Use of the Hemacytometer for the Determination of Cell Numbers
Counting cells by the use of a hemacytometer is a convenient
and practical method of determining cell numbers in the case that the
Coulter counter is out-of-order temporarily. (It is not that bad.)
The hemacytometer consists of two chambers, each of which is divided
into nine 1.0 mm squares. A cover glass is supported 0.1 mm over
these squares so that the total volume over each square is
1.0 mm x 0.1 mm or 0.1 mm3, or 10-4 cm3. Since 1 cm3 is approximately
equivalent to 1 ml, the cell concentration per ml will be the average
count per square x 104.
Hemacytometer counts are subject to the following sources of error:
1. Unequal cell distribution in the sample
2. Improper filling of chambers (too much or too little)
3. Failure to adopt a convention for counting cells in contact with
the boundaries lines or with each other (be consistent)
4. Statistical error
With careful attention to detail, the overall error can be reduced to
about 15%. It is assumed that the total volume in the chamber represents
a random sample. This will not be a valid assumption unless the
suspension consists of individual well-separated cells.
Cell distribution in the hemacytometer chamber depends on the particle
number, not particle mass. Thus, cell clumps will distribute in the
same way as single cells and can distort the result. Unless 90% or more
of the cells are free from contact with other cells, the count should be
repeated with a new sample. A sample will not be representative if the
cells are allowed to settle before a sample is taken. Always mix the
cell suspension thoroughly before sampling.
The cell suspension should be diluted so that each such square
has between 20 - 50 cells (2-5 x 10 5 cells/ml). A total of
300 - 400 cells should be counted, since the counting error is approximated
by the square root of the total count. A common convention is to
count cells that touch the middle lines (of the triple lines) to the
left and top of the square, but do not count cells similarly located
to the right and bottom.
Hemacytometer counts do not distinguish between living and dead cells.
A number of stains are useful to make this distinction. Trypan blue
among others (Erythrosin B, Nigrosin) can be used: the nuclei of damaged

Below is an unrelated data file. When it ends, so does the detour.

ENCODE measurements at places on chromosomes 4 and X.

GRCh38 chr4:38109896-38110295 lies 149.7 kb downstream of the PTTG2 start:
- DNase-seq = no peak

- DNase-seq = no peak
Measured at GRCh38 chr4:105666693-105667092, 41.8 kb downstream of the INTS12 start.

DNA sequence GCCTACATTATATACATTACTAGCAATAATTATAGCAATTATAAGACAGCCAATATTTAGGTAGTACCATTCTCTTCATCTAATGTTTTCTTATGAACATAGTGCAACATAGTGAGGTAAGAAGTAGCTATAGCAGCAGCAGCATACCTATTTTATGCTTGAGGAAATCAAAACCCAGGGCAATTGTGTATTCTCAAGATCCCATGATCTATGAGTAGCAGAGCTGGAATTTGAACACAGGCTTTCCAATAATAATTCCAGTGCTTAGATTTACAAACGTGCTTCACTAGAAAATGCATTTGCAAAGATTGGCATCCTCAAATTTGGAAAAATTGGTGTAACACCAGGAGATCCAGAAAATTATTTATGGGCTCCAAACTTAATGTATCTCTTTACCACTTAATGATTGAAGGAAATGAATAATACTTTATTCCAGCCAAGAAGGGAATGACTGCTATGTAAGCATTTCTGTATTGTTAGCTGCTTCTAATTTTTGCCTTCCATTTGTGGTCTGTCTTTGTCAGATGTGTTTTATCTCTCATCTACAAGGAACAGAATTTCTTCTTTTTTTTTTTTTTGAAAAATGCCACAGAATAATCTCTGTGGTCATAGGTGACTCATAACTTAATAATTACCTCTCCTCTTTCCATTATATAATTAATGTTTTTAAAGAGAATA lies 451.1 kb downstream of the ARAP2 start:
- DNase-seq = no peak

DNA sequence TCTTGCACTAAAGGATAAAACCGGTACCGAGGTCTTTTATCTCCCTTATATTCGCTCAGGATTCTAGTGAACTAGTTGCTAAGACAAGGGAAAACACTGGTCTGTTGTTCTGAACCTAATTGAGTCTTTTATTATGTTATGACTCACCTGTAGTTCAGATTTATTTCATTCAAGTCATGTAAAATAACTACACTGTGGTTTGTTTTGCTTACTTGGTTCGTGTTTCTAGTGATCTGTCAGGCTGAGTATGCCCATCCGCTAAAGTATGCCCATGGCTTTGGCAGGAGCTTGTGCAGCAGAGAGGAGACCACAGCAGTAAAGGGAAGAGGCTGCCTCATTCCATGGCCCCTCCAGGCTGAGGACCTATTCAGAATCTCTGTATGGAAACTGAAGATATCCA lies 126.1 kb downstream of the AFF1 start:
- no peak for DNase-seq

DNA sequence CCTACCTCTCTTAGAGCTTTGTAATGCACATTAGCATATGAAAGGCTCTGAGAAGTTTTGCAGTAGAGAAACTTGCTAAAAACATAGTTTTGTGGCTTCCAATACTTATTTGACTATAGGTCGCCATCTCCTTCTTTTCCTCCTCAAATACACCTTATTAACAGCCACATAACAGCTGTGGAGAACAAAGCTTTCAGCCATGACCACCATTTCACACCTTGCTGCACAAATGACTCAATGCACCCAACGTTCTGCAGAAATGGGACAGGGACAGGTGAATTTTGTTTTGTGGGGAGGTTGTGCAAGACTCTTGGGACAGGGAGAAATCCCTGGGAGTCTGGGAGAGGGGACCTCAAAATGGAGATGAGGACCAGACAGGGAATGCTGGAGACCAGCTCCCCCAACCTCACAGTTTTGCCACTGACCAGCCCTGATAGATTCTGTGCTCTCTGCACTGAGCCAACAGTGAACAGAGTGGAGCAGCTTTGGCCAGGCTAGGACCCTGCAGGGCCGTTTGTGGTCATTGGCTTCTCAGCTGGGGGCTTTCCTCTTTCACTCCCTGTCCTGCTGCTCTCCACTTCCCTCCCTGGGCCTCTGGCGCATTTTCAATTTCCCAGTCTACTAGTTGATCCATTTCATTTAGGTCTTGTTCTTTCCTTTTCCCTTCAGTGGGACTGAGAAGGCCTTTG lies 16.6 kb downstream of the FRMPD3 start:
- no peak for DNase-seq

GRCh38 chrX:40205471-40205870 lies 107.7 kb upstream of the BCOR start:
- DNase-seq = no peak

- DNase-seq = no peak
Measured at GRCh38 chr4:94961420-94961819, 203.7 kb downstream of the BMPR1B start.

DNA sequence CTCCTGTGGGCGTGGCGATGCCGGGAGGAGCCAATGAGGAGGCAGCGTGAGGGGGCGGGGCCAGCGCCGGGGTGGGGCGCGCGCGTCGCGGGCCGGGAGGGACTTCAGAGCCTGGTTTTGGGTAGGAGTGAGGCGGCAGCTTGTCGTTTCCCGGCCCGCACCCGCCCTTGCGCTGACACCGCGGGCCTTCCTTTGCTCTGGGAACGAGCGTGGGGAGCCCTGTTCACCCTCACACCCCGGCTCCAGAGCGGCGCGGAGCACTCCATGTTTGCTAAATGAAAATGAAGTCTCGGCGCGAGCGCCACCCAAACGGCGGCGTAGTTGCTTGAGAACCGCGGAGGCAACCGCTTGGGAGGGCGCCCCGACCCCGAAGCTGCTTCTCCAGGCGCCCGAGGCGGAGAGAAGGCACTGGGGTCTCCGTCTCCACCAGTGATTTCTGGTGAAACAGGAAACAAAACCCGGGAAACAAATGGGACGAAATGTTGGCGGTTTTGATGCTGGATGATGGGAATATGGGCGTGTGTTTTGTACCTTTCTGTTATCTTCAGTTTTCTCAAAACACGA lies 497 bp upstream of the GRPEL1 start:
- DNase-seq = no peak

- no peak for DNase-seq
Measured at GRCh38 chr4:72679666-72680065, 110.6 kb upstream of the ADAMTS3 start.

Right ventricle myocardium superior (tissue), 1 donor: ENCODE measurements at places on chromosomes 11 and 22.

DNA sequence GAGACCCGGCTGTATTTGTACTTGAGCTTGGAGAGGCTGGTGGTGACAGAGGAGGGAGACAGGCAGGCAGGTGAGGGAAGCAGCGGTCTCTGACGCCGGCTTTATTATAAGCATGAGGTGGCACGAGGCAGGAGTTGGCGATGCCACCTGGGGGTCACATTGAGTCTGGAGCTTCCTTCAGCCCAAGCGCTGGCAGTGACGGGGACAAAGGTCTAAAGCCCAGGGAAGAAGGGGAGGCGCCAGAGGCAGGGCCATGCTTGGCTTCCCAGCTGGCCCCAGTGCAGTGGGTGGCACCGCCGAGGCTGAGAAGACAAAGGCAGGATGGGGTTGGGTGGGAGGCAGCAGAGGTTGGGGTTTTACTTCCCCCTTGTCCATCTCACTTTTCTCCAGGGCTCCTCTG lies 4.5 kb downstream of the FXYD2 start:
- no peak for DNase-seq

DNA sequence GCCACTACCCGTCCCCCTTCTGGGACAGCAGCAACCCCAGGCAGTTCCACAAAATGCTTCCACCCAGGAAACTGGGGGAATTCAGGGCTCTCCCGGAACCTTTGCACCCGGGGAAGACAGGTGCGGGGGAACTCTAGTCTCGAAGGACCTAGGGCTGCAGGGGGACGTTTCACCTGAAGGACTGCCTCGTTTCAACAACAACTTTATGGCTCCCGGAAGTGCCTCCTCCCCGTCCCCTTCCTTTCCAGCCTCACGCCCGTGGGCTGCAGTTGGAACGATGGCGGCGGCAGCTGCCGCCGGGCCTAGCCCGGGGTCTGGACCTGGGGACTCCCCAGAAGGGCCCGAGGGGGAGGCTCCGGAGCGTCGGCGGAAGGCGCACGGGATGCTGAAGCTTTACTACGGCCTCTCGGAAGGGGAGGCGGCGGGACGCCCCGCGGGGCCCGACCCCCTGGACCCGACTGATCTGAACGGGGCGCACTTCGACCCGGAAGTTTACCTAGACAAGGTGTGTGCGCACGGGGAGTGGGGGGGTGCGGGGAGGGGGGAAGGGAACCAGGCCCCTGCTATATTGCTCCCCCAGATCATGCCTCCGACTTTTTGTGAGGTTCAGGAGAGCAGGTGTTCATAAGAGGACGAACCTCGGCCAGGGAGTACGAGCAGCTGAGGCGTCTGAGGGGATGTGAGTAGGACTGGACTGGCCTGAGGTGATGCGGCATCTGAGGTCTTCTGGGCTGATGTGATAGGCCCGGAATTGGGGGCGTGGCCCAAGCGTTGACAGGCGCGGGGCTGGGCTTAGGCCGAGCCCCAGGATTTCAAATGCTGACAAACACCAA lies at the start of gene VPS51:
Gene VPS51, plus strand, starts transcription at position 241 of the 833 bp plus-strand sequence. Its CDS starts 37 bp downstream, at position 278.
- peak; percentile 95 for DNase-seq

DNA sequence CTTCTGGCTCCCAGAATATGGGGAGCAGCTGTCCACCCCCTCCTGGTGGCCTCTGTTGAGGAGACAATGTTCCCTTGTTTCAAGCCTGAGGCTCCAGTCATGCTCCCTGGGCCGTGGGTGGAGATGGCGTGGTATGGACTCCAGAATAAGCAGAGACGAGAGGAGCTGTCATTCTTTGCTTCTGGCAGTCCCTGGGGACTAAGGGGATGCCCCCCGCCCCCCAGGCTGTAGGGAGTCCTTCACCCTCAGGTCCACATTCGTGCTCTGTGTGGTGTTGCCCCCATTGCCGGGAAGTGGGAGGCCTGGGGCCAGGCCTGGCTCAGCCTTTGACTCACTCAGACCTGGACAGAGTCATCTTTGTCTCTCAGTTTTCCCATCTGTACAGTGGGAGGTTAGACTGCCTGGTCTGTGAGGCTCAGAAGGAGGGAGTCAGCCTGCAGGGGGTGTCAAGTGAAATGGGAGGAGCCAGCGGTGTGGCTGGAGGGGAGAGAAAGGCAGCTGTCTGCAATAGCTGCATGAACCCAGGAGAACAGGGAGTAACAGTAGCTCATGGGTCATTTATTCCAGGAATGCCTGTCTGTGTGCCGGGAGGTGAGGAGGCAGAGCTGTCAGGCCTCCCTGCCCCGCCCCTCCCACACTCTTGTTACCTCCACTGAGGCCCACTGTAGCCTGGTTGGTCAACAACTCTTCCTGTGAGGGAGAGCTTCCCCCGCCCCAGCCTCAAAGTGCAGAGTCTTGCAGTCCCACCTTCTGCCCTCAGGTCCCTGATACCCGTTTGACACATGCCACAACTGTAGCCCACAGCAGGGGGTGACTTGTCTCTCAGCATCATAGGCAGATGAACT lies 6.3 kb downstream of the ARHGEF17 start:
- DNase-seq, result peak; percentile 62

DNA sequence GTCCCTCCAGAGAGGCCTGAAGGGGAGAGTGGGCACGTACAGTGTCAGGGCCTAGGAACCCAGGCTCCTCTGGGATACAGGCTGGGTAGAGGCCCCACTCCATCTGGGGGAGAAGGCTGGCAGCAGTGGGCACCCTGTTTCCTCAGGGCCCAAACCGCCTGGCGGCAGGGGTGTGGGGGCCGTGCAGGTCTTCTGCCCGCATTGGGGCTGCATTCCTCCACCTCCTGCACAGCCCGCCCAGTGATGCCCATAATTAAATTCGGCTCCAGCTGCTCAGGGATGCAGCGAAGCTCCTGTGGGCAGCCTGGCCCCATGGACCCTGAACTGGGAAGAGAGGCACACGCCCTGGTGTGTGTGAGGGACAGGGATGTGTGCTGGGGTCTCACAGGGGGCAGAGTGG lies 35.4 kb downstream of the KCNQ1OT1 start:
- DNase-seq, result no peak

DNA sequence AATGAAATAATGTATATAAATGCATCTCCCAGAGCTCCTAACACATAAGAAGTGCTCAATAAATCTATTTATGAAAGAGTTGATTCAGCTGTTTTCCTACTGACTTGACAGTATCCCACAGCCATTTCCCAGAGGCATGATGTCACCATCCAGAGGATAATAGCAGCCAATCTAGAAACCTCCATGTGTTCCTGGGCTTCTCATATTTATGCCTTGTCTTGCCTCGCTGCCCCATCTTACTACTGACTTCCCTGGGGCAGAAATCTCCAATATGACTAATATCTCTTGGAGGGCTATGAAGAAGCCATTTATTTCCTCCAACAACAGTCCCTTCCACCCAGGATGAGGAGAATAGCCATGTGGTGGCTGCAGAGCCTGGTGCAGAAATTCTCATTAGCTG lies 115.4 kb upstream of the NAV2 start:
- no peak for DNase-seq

or dead cells take up the stain. If more than 20% of the nuclei are
stained, the result is probably significant. Although the trypan stain
distinction has been questioned, it is simple and gives a good approximation.
1. Clean hemacytometer and cover glass, or cover slips
2. Pasteur Pipets or Transfer Pipets
3. Balanced Salt Solution (BBS) or PBS
4. Trypan blue, 0.4% in BBS (or PBS)
6. Hand counter (Colony counter can be used)
7. Cell suspension
1. Dilute 0.2 ml of Trypan blue with 0.8 ml of BBS.
2. Place cover glass over hemacytometer chamber.
3. Transfer 0.5 ml of agitated cell suspension to a 15 ml tube
and add 0.5 ml of diluted trypan blue.
4. With a Pasteur or transfer pipet, fill both chambers of the
hemacytometer (without overflow) by capillary action. Cells will
settle in the tube and in the pipet by gravity within a few seconds.
5. Using the microscope with a 10X ocular (and a 10X objective),
count the cells in each of 10 squares (1 mm2 each). If over 10% of
the cells represent clumps, repeat entire sequence. If fewer than
200 or more than 500 cells are present in the 10 squares, repeat with
a more suitable dilution factor.
6. Calculate the number of cells per ml, and the total number of
cells, in the original culture as follows:
Cells/ml = average count per square x 104
Total cells = cells per ml X any dilution factor X total volume of
cell preparation from which the sample was taken.
7. Repeat count to check reproducibility (+/- 15%).
1. Berkson, J., T. B. Magath and M. Hurn (1939). Am. J. Physiol. 128, 309.
2. Sanford. K.K., W.R. Earle, V.J. Evans, H.K. Waltz and J.E. Shannon (1951).
3. Absher, M. in Tissue Culture Methods and Applications, Eds. Kruse, P.F. and
Patterson, M.K., Jr. Academic Press, N.Y., 1973, p.395.